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April 23, 2014

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District, partners show their appreciation for teachers

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Mona Shield Payne

Brandon Danowski, right, thanks Terry Kennedy, CEO of Appreciation Financial, after receiving a $750-valued gift certificate to the Teacher Exchange for classroom resources from in honor of Teacher Appreciation Week at Vegas Verdes Elementary School in Las Vegas Tuesday, May 7, 2013.

Teacher Appreciation Day

Charity Kline accepts a $750-valued gift certificate to the Teacher Exchange for classroom resources from Terry Kennedy, CEO of Appreciation Financial, at Vegas Verdes Elementary School in Las Vegas Tuesday, May 7, 2013. Launch slideshow »

Teachers at one local elementary school were surprised Tuesday with free lunch, entertainment and gift cards for school supplies in celebration of National Teacher Appreciation Day.

Around lunchtime about two dozen teachers streamed in and out of the staff lounge at Vegas Verdes Elementary School to grab sandwiches and chips, courtesy of Interim Superintendent Pat Skorkowsky. While teachers ate, dancers from Molodi performed a hip-hop and step routine that brought laughter and smiles to everyone in the room.

"It's an uplifting event," Principal Alice Roybal-Benson said. "Teaching is a noble profession that doesn't necessarily get the recognition it deserves. This is a great day to highlight the work our teachers do."

The Clark County School District is honoring its 17,000 teachers this week with a surprise each day of the week.

Monday, Skorkowsky presented cake and tow truck full of school supplies to Katie Lawrence, a Beckley Elementary School fourth-grade teacher named a new educator of the year. Over the next several days, the district plans to shower more teachers with gifts and surprises.

"It makes a world of difference for our teachers," said district spokesman Michael Rodriguez. "That's why we're so grateful to our community partners for making this week happen."

On Tuesday, Teacher Appreciation Day culminated at Vegas Verdes elementary with a surprise announcement from Appreciation Financial, a financial firm that helps about 3,000 Clark County teachers plan for their retirement.

The firm announced it was giving away 125 gift cards to teachers at three local schools. Teachers can use each of the cards to purchase up to $750 worth of school supplies from the Teachers Exchange, a warehouse of classroom resources maintained by the Public Education Foundation.

"This is our way of giving back," Appreciation Financial CEO Terry Kennedy told the teachers. "You are the core of our community because you're raising our future leaders. Hopefully, this donation will go a long way."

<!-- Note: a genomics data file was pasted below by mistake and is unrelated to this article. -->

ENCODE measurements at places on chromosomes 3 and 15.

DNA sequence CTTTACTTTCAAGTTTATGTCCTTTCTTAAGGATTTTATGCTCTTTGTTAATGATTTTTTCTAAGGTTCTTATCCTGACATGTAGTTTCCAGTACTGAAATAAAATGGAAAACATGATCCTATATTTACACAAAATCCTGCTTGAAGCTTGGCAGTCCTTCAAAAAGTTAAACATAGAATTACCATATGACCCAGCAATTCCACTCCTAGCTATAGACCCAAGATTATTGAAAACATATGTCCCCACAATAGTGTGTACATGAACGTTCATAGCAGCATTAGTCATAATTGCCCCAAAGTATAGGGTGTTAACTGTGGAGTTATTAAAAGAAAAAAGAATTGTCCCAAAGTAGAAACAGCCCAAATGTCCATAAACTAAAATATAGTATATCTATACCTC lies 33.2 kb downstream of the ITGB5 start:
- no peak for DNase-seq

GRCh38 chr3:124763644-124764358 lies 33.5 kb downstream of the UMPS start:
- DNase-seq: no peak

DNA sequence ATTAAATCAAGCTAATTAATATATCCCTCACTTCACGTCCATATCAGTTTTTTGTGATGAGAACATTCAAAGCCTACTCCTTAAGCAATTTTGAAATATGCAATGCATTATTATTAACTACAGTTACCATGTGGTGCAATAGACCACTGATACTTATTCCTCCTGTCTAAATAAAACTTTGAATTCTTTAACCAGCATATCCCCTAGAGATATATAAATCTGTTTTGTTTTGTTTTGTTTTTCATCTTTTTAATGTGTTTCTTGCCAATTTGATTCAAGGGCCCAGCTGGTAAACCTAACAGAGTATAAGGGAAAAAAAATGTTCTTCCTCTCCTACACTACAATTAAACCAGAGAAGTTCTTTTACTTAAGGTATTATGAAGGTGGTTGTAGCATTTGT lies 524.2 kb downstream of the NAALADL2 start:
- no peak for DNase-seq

Vegas Verdes teachers said they were grateful for the compliments and gifts during Teacher Appreciation Week. Teachers across the district work long hours to help students succeed both in and out of the classroom, they said.

"People think it's nice and easy because we have summers off, but it's challenging because it's a 24-hour job," said Summer Hoover, a student teacher and master's degree candidate at Sierra Nevada College who has substitute-taught at Vegas Verde for six years. "It's nice to be appreciated."

Fifth-grade teacher Kristie Rodeles, who has been a Clark County teacher for 18 years, said the most challenging part of her job is to be "on stage" every day, engaging her students and helping them cultivate a love for life-long learning.

With about two-thirds of students coming into her classroom below grade level, it's also a big challenge to try to get them to proficiency and beyond, she added.

"It's a monumental task. The difference I have to make for them is huge," Rodeles said. "We definitely appreciate (the compliments and gifts during Teacher Appreciation week). It makes this job worth doing."

For fourth-grade teacher Charity Kline, the gift cards for school supplies were most appreciated. A 2010 school supply market survey found the average teacher nationally spent $936 of his or her own money on classroom materials each school year.

With the cash-strapped School District slashing the supply budget by half during the recession, a greater burden has fallen on teachers and parents to provide adequate school supplies for their classrooms. That has been particularly difficult for new teachers, who don't have supplies from previous years and are paid the least, Kline said.

"A lot of newer teachers spend a lot of money on school supplies," said Kline, who is in her sixth year of teaching. "I feel really blessed and grateful. This lunch, entertainment and gift card … it's pretty awesome."

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